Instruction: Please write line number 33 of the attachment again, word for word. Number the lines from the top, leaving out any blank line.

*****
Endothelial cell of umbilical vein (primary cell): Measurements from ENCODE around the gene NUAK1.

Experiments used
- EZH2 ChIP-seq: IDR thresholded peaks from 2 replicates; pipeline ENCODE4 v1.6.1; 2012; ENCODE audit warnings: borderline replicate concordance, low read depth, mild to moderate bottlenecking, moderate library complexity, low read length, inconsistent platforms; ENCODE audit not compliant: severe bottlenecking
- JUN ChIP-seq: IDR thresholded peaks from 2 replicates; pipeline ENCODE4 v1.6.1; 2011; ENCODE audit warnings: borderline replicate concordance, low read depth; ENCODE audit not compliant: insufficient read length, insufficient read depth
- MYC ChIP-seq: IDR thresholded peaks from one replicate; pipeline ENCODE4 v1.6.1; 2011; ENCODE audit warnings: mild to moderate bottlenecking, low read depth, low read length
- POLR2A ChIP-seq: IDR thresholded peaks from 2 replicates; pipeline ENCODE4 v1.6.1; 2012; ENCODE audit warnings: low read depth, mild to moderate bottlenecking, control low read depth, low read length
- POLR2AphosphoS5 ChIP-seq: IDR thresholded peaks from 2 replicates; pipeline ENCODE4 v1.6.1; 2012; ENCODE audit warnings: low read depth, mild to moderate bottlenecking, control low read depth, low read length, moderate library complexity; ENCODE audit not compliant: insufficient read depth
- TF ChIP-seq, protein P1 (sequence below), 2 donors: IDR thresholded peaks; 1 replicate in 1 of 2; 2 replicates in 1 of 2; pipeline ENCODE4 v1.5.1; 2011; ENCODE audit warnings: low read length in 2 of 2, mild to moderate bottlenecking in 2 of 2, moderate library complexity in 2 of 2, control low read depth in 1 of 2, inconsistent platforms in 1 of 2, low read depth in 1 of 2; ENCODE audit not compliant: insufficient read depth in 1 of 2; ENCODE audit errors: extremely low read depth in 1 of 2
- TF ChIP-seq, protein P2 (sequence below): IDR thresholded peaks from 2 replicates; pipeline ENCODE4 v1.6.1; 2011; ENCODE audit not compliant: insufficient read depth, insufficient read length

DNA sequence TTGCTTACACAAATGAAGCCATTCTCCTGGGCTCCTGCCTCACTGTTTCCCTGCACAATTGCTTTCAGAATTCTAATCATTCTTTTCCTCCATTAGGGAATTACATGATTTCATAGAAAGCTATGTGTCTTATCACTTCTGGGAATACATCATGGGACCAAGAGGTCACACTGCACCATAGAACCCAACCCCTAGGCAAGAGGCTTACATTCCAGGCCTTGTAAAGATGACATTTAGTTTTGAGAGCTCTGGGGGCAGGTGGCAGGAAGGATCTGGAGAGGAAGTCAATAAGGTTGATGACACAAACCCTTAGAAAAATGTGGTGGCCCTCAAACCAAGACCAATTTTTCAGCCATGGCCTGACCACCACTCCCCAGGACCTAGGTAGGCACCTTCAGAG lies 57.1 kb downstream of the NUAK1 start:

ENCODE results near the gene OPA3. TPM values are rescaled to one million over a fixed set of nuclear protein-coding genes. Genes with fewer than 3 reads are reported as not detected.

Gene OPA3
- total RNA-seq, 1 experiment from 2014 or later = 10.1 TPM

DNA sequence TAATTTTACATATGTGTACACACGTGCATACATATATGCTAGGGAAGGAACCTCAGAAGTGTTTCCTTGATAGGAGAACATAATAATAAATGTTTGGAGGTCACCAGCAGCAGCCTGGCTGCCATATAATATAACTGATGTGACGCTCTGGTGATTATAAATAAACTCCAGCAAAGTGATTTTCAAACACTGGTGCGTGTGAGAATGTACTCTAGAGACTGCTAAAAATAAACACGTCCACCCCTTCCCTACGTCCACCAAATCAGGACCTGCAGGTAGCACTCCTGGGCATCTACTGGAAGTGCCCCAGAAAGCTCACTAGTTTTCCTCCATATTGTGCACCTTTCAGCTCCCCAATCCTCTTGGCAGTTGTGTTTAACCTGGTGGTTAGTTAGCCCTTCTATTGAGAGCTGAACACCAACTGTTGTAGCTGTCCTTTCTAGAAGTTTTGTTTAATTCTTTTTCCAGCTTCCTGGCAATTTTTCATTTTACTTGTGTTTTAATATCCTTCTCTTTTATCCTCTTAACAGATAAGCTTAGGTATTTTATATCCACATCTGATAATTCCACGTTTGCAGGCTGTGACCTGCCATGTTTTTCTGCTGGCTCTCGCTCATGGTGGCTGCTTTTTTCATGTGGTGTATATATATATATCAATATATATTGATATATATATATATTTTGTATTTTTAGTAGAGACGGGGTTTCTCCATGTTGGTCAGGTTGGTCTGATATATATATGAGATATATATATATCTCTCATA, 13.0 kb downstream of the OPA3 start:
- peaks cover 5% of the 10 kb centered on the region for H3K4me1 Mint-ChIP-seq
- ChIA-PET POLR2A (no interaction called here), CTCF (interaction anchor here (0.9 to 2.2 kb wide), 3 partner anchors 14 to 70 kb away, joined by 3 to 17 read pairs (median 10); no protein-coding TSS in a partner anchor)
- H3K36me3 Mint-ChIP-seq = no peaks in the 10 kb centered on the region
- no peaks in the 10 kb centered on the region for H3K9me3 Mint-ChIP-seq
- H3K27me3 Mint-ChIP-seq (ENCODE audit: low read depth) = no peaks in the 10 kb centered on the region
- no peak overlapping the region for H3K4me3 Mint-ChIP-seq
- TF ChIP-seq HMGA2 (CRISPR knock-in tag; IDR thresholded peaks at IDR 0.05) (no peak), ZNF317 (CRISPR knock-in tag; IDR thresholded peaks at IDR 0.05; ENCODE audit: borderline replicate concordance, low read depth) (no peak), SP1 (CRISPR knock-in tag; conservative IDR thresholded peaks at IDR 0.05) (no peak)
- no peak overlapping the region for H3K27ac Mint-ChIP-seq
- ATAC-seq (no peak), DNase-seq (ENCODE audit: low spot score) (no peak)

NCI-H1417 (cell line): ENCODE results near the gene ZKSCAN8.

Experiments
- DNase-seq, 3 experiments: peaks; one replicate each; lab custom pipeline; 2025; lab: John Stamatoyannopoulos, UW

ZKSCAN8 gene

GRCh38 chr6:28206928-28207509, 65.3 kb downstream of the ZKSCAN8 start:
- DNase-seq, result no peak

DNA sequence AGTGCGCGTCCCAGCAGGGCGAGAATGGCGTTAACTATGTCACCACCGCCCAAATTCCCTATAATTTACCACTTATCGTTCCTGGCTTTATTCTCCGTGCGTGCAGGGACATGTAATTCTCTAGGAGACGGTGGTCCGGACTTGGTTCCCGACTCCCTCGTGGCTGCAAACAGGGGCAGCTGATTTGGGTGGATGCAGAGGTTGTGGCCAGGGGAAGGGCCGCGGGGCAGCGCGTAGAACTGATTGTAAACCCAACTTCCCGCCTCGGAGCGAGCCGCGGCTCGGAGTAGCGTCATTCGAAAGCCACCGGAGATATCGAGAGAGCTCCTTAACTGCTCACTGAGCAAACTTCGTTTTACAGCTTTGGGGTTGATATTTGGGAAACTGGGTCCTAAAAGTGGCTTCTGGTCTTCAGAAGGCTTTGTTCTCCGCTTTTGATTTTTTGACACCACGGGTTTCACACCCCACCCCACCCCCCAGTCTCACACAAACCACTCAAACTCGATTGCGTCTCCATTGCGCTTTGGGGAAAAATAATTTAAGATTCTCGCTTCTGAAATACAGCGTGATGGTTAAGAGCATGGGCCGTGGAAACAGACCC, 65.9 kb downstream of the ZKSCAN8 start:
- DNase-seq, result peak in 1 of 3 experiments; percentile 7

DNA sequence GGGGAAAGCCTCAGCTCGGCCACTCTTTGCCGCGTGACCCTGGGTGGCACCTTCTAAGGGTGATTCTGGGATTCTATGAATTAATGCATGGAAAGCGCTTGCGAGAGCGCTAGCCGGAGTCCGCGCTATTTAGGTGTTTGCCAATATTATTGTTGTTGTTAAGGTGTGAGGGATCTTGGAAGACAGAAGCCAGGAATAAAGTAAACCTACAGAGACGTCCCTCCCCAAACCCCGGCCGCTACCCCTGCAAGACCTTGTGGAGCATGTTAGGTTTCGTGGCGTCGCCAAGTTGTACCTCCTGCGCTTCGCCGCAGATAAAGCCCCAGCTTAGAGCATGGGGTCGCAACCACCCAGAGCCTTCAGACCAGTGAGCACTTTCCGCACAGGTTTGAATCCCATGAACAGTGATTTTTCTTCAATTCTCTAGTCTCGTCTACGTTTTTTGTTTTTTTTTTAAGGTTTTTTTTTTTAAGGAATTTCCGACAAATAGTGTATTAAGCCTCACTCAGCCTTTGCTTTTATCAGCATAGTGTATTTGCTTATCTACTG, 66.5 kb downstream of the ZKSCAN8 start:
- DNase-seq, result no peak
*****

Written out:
- DNase-seq, result no peak